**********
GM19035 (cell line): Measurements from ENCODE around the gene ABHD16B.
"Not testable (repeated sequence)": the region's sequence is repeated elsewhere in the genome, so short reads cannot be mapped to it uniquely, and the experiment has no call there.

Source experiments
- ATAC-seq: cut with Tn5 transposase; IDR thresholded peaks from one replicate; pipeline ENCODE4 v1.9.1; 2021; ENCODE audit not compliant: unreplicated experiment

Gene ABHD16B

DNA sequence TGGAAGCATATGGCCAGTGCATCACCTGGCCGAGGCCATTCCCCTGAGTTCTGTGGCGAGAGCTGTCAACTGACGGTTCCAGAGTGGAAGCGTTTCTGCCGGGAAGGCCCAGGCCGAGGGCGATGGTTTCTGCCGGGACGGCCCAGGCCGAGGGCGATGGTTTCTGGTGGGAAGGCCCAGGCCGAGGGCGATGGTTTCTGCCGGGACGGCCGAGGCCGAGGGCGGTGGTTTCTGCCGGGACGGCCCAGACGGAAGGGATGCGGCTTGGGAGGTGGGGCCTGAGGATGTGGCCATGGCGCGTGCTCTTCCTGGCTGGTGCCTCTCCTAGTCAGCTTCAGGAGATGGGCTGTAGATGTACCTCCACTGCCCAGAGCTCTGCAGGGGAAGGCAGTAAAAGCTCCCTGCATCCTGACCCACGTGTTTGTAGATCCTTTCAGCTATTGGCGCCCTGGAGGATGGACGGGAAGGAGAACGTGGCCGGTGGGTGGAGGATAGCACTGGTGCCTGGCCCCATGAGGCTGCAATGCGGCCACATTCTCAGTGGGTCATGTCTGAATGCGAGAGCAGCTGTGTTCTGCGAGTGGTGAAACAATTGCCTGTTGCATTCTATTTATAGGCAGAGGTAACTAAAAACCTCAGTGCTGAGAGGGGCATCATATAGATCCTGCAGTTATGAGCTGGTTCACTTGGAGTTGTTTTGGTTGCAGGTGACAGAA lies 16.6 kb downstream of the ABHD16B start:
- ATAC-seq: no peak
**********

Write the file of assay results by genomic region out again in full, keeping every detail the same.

GM19035 (cell line): Measurements from ENCODE around the gene ABHD16B.
"Not testable (repeated sequence)": the region's sequence is repeated elsewhere in the genome, so short reads cannot be mapped to it uniquely, and the experiment has no call there.

Source experiments
- ATAC-seq: cut with Tn5 transposase; IDR thresholded peaks from one replicate; pipeline ENCODE4 v1.9.1; 2021; ENCODE audit not compliant: unreplicated experiment

Gene ABHD16B

DNA sequence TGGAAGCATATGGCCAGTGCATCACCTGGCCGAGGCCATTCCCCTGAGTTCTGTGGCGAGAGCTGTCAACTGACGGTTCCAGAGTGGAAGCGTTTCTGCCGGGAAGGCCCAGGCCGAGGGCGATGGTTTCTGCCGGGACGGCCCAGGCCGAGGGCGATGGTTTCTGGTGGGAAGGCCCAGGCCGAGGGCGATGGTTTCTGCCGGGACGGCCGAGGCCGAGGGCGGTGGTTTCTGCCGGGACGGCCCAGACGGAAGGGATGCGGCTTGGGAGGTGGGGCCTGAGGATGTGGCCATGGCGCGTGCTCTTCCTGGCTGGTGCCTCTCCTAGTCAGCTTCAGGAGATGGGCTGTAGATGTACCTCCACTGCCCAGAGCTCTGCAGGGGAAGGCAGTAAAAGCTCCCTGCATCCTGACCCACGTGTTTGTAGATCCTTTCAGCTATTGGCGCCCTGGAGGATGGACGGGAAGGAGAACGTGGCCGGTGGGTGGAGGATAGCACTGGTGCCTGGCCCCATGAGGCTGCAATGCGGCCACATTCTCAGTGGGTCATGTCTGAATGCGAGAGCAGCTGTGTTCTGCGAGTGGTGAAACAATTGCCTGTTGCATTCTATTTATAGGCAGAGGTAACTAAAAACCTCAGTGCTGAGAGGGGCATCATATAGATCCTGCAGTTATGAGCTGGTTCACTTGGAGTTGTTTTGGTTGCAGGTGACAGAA lies 16.6 kb downstream of the ABHD16B start:
- ATAC-seq: no peak